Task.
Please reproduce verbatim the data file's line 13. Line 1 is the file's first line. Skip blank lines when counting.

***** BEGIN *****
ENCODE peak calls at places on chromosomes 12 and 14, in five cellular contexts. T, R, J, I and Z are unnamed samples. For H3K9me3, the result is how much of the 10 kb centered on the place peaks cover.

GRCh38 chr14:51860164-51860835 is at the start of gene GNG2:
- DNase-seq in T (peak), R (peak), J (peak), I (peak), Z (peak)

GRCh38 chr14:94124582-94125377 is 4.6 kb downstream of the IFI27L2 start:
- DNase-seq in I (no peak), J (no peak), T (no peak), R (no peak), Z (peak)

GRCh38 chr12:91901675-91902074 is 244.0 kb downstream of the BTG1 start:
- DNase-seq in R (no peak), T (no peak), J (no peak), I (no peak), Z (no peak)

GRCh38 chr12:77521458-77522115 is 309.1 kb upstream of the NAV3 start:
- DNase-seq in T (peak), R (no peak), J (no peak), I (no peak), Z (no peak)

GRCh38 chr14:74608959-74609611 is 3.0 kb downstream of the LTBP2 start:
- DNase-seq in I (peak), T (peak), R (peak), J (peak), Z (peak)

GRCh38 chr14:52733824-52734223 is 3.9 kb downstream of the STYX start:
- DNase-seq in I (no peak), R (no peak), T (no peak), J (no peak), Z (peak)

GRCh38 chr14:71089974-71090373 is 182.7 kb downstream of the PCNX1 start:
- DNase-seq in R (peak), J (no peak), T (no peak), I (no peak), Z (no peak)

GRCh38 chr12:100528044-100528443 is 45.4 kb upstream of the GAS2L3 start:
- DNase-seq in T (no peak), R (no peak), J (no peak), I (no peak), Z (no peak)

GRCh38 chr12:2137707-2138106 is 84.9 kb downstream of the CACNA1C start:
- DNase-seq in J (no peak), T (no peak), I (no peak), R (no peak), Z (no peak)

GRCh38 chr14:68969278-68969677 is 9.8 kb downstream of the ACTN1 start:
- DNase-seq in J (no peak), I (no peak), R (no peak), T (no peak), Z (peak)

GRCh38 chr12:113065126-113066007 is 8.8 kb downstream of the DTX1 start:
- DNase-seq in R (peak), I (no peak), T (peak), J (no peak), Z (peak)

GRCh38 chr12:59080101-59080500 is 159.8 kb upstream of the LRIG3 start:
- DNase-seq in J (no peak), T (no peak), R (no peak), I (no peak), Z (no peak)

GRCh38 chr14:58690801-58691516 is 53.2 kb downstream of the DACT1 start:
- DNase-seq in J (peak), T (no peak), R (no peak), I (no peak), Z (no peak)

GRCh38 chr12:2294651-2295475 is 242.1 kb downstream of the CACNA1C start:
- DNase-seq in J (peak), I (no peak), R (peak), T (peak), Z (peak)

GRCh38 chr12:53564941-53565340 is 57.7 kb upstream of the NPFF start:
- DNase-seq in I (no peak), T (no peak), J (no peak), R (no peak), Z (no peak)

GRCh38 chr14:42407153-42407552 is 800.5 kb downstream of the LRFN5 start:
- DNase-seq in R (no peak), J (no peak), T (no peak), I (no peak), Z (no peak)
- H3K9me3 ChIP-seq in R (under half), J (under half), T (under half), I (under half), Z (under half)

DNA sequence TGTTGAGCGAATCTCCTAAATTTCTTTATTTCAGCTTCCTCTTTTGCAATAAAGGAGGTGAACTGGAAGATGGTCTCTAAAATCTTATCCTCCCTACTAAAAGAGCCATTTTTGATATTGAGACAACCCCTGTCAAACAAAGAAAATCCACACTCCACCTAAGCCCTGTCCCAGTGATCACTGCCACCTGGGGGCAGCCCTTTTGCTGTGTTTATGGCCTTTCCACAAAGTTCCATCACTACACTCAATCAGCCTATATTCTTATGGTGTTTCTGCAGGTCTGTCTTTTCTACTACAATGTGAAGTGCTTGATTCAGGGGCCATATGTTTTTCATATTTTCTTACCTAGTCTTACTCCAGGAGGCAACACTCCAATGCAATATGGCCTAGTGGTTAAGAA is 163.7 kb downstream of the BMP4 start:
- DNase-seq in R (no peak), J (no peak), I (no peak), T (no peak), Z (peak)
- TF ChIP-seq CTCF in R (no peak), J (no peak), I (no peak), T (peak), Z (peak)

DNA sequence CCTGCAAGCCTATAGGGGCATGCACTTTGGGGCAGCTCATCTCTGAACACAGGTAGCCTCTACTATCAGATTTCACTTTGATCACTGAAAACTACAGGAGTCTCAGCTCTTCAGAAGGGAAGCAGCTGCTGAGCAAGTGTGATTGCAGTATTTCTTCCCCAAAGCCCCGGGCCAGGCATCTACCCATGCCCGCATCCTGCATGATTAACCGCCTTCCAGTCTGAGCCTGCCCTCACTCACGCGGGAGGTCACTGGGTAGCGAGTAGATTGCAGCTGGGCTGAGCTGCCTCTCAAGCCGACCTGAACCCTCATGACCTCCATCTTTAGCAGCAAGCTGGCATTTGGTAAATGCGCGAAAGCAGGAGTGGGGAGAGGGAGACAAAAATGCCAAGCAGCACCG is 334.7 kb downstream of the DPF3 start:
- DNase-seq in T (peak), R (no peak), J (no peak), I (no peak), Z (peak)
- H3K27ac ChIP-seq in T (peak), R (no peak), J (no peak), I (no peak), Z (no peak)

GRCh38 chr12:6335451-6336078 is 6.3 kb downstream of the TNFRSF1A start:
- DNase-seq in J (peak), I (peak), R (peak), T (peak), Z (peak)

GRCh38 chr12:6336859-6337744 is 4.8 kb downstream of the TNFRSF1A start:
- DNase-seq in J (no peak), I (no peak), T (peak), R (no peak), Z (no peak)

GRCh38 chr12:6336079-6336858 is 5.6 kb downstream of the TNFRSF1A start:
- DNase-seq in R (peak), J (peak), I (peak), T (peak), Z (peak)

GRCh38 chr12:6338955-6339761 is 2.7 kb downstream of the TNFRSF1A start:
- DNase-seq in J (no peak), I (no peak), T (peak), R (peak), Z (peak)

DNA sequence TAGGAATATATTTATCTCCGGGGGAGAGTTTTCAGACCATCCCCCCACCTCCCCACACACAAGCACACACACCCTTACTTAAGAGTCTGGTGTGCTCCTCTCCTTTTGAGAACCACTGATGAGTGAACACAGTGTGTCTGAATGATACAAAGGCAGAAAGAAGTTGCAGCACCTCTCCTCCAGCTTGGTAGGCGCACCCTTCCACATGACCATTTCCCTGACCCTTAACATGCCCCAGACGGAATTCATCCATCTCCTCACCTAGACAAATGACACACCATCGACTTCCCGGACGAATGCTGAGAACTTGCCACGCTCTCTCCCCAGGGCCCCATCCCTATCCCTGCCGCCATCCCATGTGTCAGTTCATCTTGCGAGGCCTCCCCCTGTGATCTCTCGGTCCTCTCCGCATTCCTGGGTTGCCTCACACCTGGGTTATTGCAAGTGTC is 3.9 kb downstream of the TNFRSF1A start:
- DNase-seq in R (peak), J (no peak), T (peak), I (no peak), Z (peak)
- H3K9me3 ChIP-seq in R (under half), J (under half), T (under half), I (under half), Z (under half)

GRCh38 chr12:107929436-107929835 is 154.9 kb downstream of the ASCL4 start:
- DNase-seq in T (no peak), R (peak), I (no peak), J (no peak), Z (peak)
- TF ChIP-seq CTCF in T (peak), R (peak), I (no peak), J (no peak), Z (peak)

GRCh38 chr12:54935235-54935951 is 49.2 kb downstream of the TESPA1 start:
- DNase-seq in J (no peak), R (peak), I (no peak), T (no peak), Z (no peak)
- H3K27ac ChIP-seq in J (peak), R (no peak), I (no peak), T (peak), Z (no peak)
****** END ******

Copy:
- DNase-seq in I (no peak), R (no peak), T (no peak), J (no peak), Z (peak)